Warner's Distillery launched in 2012 as Warner Edwards Distillery after two sons of farmers, Tom Warner and Sion Edwards met at agricultural college and stumbled on the idea of a distillery to harness essential oils from botanicals (specifically lavender) grown on their respective family farms. They thought initially about using the stills to make gin during the "off season" when lavender wasn't available, but over time, well, we're glad they decided to make gin full time!
Setting up shop in Tom's 200 year old family barn in Harrington, England, they used water from a spring 300 metres away, the distillery underwent an overhaul in 2019 when Tom took over operations together with wife Tina and they shortened the distillery name to Warner's.
Today, the updated bottle design has maintained the Warner’s brand triangle, which represents the barn where the gin is distilled, and the label includes both an English lion and Welsh dragon to represent both founders.
From its founding until the current day, sustainability is at the heart of what they do and Honeybee gin is delightful example of this.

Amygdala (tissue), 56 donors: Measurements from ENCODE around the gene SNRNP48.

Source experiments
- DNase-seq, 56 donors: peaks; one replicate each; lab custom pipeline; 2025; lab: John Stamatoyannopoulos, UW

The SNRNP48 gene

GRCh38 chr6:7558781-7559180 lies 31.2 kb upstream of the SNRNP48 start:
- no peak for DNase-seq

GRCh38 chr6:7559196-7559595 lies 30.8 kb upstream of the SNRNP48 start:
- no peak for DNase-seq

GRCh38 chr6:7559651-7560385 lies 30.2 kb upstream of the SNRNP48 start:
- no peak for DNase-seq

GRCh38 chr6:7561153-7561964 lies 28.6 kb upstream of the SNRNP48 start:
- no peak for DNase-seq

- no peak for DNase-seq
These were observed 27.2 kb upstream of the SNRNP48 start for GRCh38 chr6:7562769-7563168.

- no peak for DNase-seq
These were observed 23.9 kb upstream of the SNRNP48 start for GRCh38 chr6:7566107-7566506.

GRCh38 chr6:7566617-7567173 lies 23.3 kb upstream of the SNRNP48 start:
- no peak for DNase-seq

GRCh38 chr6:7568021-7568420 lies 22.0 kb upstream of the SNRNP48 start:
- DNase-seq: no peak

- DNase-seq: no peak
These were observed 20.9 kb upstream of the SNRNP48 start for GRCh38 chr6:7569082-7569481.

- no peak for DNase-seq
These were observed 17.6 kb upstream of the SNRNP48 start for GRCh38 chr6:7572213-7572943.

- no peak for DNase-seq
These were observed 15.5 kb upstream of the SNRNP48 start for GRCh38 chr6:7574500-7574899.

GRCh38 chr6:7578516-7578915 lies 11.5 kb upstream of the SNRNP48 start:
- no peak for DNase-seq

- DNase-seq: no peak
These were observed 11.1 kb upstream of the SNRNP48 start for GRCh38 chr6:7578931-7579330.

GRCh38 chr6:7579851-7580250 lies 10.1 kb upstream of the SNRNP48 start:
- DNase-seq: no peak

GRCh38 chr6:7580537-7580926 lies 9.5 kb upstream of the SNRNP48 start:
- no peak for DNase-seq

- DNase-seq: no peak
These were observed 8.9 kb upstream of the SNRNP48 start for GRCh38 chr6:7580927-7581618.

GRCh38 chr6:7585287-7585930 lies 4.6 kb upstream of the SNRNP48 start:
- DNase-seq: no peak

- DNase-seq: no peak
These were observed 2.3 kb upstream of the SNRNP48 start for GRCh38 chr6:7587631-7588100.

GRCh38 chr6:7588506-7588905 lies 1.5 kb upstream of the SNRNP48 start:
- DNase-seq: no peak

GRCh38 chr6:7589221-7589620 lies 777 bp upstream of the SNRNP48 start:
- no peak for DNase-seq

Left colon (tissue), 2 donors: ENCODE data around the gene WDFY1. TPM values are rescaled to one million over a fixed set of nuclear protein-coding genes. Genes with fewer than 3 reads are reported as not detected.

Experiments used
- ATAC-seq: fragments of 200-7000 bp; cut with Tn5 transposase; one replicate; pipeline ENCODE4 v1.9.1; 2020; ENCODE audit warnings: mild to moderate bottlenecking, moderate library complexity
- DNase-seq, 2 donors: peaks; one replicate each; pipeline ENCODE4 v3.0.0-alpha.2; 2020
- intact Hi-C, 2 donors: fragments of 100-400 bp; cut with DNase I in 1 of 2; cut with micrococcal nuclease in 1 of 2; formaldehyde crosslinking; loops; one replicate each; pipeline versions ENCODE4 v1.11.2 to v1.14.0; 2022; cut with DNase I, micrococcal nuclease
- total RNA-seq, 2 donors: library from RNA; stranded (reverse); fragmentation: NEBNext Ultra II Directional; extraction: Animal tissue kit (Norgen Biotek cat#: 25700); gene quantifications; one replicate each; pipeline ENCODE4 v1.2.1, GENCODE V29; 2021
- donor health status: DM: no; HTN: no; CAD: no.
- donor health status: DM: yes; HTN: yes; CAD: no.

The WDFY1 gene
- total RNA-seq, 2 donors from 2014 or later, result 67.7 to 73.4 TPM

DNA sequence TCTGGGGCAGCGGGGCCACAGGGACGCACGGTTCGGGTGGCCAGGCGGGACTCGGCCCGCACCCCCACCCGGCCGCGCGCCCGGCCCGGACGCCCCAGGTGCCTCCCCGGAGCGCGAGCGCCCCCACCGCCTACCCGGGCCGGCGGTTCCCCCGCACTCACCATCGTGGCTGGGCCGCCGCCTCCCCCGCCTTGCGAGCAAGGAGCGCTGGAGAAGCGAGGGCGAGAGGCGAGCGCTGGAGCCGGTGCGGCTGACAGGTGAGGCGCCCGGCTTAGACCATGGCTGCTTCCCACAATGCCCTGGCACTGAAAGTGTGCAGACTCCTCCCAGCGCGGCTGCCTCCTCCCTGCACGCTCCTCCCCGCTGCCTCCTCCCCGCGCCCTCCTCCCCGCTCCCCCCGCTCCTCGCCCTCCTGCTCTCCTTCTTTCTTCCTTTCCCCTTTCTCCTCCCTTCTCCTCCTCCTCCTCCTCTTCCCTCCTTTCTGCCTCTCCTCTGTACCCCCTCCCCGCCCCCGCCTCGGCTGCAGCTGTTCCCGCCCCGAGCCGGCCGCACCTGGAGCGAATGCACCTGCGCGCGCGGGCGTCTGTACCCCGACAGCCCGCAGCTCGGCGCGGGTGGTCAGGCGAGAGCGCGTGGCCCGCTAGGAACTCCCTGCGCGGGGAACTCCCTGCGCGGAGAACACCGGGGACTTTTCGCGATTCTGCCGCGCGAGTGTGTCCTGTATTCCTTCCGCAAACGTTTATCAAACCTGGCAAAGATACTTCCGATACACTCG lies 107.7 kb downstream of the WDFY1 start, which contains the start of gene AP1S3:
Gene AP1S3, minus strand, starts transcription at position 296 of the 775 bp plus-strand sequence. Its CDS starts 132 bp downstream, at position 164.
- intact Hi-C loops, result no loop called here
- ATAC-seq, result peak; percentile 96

Learn more about Honeybee gin from Tom Warner himself! (please note that due to Australia's strict biosecurity laws, those seeds had to be confiscated prior to your flight)
As the video suggests, Honeybee gin is made with fresh honey from Warner's Distillery beehives (they have a full time beekeeper!), plus juniper, coriander seed, elderflower, cardamom, nutmeg, cinnamon, angelica root, orange peel, lemon peel, rose petal, chamomile flowers, rosemary, sage leaf, fresh root ginger, star anise, hibiscus flower, blue cornflower petals, quince, dried grapefruit peel, fresh lime peel, lavender, plus a few a secret ingredients…Essentially an English country garden in a glass, and that follows through from the nose through to the palate. You get the unmistakeable honey notes that smooths everything out, making it a delicious floral, zesty gin with a delicate sweetness and beautiful mouthfeel.
This is one you can definitely drink on its own...but if you want to try it in a G&T, try it with the Fever-Tree Indian Tonic, a classic tonic that has hints of citrus that won't clash with the gin.